Visualize Trace File Data with GnuPlot

Use gnuplot to visualize the trace file. For this example, I use the trace file which is generated from this code. The first step is using awk to get throughput of cbr and tcp packets from node 2 to node 3.

Create awk program : myflowcalcall.awk

# a general script for computing throughput

BEGIN {
arguments = 2;
if (ARGC < arguments || ARGC > arguments || flowtype == 0) {
printf(“error: wrong number of arguments.\nawk: usage – awk -f flowcalc.awk [-v graphgran=value] [-v fidfrom=value] [-v fidto=value] [-v fid=value] -v flowtype=\”type\” -v outdata_file=\”filename\” indata_file\n–%d”,ARGC);
exit;
}
measure_interval = 0.5;
bits = 0;
first_time = graphgran;
}

{
if (($1 == “r”) &&
((fidfrom == 0 && fidto ==0) || (($8 == fid) && ($3 == fidfrom) && ($4 == fidto))) &&
(flowtype == “all” || flowtype == $5)) {
if (($2 – first_time) > measure_interval) {
first_time = first_time + measure_interval;
rate = (bits/1000000)/first_time;
print filename first_time, rate;
}
bits = bits + $6 * 8;
}
}
END {
measure_interval = 0.5;
first_time = first_time + measure_interval;
rate = (bits/1000000)/first_time;
print filename first_time, rate;
}

Run at the terminal :

$ awk -f myflowcalcall.awk -v graphgran=0 -v fidfrom=2 -v fidto=3 -v fid=1 -v flowtype=”tcp” -v outdata_file=”nothing” out_example4.tr > thr1

$ awk -f myflowcalcall.awk -v graphgran=0 -v fidfrom=2 -v fidto=3 -v fid=2 -v flowtype=”cbr” -v outdata_file=”nothing” out_example4.tr > thr2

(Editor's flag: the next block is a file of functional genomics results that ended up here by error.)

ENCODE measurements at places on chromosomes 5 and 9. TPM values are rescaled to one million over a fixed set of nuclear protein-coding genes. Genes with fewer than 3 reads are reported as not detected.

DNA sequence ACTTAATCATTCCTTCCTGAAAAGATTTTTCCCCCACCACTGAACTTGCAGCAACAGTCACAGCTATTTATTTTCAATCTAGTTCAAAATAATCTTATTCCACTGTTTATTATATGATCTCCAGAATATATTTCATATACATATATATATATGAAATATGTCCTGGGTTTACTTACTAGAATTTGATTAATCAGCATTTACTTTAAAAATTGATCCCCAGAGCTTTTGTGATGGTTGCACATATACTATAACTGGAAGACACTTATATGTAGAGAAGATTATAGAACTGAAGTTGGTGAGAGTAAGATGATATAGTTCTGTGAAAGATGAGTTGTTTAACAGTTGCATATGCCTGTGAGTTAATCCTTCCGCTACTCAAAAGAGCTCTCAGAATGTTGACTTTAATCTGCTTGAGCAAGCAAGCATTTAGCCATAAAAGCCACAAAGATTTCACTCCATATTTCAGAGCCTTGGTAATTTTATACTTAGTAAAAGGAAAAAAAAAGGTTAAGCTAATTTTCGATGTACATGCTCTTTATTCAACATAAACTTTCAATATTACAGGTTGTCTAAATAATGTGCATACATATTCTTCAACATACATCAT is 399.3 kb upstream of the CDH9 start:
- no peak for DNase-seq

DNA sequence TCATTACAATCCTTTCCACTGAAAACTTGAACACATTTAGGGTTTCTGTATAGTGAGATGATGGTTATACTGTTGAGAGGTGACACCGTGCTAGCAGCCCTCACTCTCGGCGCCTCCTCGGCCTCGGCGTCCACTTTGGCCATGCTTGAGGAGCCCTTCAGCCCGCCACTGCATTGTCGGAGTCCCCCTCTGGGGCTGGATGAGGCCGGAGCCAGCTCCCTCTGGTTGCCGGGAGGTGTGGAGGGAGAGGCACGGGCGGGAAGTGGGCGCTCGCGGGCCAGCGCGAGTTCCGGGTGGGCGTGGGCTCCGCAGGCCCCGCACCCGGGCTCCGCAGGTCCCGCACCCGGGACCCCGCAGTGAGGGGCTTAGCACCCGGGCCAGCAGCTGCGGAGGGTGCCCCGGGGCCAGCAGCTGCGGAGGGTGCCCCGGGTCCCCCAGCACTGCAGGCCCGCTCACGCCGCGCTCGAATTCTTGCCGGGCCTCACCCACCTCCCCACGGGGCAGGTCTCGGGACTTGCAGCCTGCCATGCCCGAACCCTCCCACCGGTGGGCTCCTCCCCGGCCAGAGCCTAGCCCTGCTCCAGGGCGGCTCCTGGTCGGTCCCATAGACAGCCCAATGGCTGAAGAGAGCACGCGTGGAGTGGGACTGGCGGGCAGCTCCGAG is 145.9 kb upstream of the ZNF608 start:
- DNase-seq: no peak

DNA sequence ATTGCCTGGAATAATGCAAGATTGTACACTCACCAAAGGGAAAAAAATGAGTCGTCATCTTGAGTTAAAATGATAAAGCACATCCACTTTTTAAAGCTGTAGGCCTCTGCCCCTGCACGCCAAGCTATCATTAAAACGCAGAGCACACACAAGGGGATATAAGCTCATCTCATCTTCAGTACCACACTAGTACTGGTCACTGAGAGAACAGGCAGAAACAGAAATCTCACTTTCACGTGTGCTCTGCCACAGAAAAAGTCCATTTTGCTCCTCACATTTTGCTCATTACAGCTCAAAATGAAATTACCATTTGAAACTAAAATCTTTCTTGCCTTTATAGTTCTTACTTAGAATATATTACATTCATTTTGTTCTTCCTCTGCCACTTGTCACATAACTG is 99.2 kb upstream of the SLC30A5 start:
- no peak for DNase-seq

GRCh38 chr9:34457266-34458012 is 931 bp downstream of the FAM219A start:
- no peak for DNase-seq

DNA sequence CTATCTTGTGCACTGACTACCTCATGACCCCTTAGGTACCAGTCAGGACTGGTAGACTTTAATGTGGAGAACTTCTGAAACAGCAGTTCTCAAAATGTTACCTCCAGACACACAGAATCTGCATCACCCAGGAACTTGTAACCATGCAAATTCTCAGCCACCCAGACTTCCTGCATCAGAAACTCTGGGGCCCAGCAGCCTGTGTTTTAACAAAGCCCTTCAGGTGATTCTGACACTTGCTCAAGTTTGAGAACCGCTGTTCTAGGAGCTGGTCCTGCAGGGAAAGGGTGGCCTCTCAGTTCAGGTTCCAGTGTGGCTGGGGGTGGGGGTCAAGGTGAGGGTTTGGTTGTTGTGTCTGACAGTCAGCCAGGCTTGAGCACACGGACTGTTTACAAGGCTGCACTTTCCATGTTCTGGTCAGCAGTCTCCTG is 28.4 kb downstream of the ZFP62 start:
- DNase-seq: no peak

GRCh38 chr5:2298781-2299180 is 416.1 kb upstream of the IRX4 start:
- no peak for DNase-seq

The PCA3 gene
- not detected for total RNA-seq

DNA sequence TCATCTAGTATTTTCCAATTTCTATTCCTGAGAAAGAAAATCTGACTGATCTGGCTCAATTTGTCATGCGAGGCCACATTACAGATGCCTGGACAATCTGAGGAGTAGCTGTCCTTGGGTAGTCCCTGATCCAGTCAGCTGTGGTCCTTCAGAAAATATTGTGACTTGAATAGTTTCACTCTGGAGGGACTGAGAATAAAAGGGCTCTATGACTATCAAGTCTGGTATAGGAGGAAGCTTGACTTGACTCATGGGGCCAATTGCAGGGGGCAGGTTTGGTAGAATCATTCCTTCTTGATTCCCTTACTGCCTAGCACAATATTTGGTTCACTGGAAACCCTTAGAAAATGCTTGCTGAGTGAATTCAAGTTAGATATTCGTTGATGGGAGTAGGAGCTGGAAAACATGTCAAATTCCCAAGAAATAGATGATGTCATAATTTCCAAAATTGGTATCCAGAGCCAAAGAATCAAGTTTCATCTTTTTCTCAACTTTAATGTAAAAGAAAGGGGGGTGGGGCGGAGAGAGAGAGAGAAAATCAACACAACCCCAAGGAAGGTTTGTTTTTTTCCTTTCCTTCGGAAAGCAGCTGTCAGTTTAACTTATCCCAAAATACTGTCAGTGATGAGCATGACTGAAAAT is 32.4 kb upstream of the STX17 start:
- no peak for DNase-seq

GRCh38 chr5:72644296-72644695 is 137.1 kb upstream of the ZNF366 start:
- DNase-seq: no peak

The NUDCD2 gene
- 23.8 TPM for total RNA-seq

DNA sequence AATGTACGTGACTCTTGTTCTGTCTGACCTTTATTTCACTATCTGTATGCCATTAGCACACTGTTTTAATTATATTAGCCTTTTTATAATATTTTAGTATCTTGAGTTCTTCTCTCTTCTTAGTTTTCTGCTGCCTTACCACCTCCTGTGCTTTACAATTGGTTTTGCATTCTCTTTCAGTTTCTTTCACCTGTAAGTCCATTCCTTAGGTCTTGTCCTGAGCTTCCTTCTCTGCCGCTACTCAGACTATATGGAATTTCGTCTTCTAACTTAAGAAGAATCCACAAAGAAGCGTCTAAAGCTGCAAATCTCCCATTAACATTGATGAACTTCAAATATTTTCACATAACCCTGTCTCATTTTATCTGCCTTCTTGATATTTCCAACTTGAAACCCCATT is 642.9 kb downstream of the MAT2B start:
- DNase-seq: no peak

Result : thr1

0.5 0
1 0.00032
1.5 0.20544
2 0.29968
2.5 0.349568
3 0.413333
3.5 0.430354
4 0.47224
4.5 0.43456

the above data comes from :

r 1.034894 2 3 tcp 40 ——- 1 0.0 3.0 0 113
r 1.104296 2 3 tcp 1040 ——- 1 0.0 3.0 1 123
r 1.502847 2 3 tcp 1040 ——- 1 0.0 3.0 44 238
r 2.006188 2 3 tcp 1040 ——- 1 0.0 3.0 61 375
r 2.500588 2 3 tcp 1040 ——- 1 0.0 3.0 91 511
r 3.008447 2 3 tcp 1040 ——- 1 0.0 3.0 135 658
r 3.5068 2 3 tcp 1040 ——- 1 0.0 3.0 167 793
r 4.005153 2 3 tcp 1040 ——- 1 0.0 3.0 213 939

Result : thr2

0.5 0.736
1 0.864
1.5 0.858667
2 0.892
2.5 0.9216
3 0.928
3.5 0.944
4 0.942
4.5 0.956444
5 0.8672

the above data comes from :

r 0.506706 2 3 cbr 1000 ——- 2 1.0 3.1 46 46
r 1.002706 2 3 cbr 1000 ——- 2 1.0 3.1 108 108
r 1.507553 2 3 cbr 1000 ——- 2 1.0 3.1 166 239
r 2.001294 2 3 cbr 1000 ——- 2 1.0 3.1 228 373
r 2.505294 2 3 cbr 1000 ——- 2 1.0 3.1 294 512
r 3.003553 2 3 cbr 1000 ——- 2 1.0 3.1 354 657
r 3.501906 2 3 cbr 1000 ——- 2 1.0 3.1 420 792
r 4.000259 2 3 cbr 1000 ——- 2 1.0 3.1 478 937
r 4.506706 2 3 cbr 1000 ——- 2 1.0 3.1 546 1028

Visualize thr1 and thr2 with gnuplot :

$ gnuplot
gnuplot> set title “One CBR Competes with One FTP”
gnuplot> set xlabel “Time in second”
gnuplot> set ylabel “Throughput in Mbps”
gnuplot> set key 3,1.8
gnuplot> set label “Yield Point” at 0.003,260
gnuplot> set arrow from 0.002,250 to 0.003,280
gnuplot> set xr[0:5]
gnuplot> set yr[0:2]
gnuplot> plot “thr1” using 1:2 title ‘CBR Flow’ with lines,\
> “thr2” using 1:2 title ‘TCP Flow’ with lines

Final Result :

References :

Strive To Be Independence

May 15, 2008
Taipei City
High Speed Network Lab

Udin Harun

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